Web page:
How ‘active’ is your manager?

Regular readers of our commentaries will know that we follow a valuation-based investment philosophy. At the same time, we are not afraid of investing contrary to our peers and we do not mind looking different to the benchmark. In fact, we believe that, through consistent application of our investment philosophy, it is these differences that allow us to add value to clients’ investments over time.

How different are we?

There are various ways to illustrate these differences so our clients can better understand them. A simple way is to look at how the share weights in our funds compare to those of their benchmarks. In other words, we can identify and assess our funds’ over- and underweight positions. Graphs 1 and 2 show the holdings of the Allan Gray Equity Fund compared to its benchmark, the FTSE/JSE All Share Index (ALSI). An overweight share is one in which the Equity Fund holds a greater weight than the ALSI, while an underweight share is one in which Equity Fund either holds a smaller proportion than the ALSI, or doesn’t hold the share at all.

The individual overweights and underweights give a good sense of the similarities and differences between our portfolios and their benchmarks. But there is also a single number which neatly sums up these differences. This is known as the ‘active share[1]’ of the Fund. This is a fairly intuitive measure which quantifies the extent of these differences by aggregating them. Active share can be used to assess how active one manager is compared to another (although the figures can be quite hard to come by), and it can also be used to assess how a fund has differed from its benchmark over time.

How is active share calculated?

The active share measure takes each individual stock in the fund and/or benchmark and compares the weight between the two. For each stock, the weight in the benchmark is subtracted from the weight in the fund. If this value is negative, it is converted into a positive number (or its ‘absolute value’). The sum of all these absolute differences is then divided by 2. In Graph 3, for example, the total weight in British American Tobacco (BAT) in the Equity Fund was 11.4% at the end of April, while the stock comprised 2.8% of the ALSI. The contribution to active share from BAT was therefore 4.3% ((11.4% – 2.8%)/2).

The end result is a value for active share which can range between 0% and 100%. Where the fund is on the continuum from 0% to 100% describes how different the fund is to the benchmark. A fund that has an active share of 100% would not contain any benchmark stocks at all. A fund that has an active share of 0% would only contain benchmark stocks in exactly the same proportion as the benchmark and its performance would track the index.

Active share in context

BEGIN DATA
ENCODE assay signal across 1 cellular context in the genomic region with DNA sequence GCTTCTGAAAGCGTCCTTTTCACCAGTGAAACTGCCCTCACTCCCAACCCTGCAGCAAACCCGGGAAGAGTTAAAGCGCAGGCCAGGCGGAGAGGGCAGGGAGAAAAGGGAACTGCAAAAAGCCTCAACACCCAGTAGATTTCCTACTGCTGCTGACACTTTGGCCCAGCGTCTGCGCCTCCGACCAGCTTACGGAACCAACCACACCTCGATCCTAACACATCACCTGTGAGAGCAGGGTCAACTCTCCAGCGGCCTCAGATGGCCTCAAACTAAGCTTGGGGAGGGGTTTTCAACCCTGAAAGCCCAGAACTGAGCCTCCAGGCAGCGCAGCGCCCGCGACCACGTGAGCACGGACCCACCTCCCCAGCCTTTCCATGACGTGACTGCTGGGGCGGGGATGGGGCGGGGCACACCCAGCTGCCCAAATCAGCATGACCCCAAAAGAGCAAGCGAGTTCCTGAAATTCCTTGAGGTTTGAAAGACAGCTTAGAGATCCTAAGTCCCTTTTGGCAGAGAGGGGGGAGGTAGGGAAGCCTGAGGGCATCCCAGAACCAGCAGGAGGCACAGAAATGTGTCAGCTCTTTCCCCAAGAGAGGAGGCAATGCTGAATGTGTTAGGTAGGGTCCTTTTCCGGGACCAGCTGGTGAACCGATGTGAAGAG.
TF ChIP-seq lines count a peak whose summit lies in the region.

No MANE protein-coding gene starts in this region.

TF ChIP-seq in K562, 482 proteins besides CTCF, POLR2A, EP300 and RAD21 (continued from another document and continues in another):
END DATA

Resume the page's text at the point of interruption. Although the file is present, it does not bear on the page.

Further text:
As at 30 April 2014, the total active share for the Equity Fund was 51%, which is lower than the long-term average of about 60%. It is significantly lower than the measure for our offshore investment partner Orbis. The active share for most Orbis funds has typically been over 90%. However, Orbis has a bigger universe of stocks to choose from than we do, and the benchmarks they use are much less concentrated. This means that active share numbers for South African and global equity portfolios are not really comparable. For example, our top three overweight positions (BAT, Sasol and Standard Bank) have a combined benchmark weight of over 10%, which already reduces the Fund’s active share below 90% before even considering the rest of the portfolio. We have written before about the high level of concentration prevalent in the ALSI (see Quarterly Commentary 4, 2013, ‘Analysing your Fund’s performance). We can’t measure active share for all of the other general equity funds without access to their full portfolio data, but using publicly available information on top holdings, we estimate that our Equity Fund has a higher active share than the median fund in the general equity sector.

Importantly, we do not manage portfolios to target a specific active share number. The active share for any one of our funds is merely a result of the attractive opportunities we are finding in the market at a point in time, and it changes as the opportunities presented by the market evolve. Our focus remains, as always, on generating superior returns for our clients over the long term without taking on undue risk.

[1] The measure was devised in 2006 by Martijn Cremers and Antti Petajisto at the Yale School of Management

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The investment objective of the STANLIB Global Property Feeder Fund is to maximise long term total return, both capital and income growth.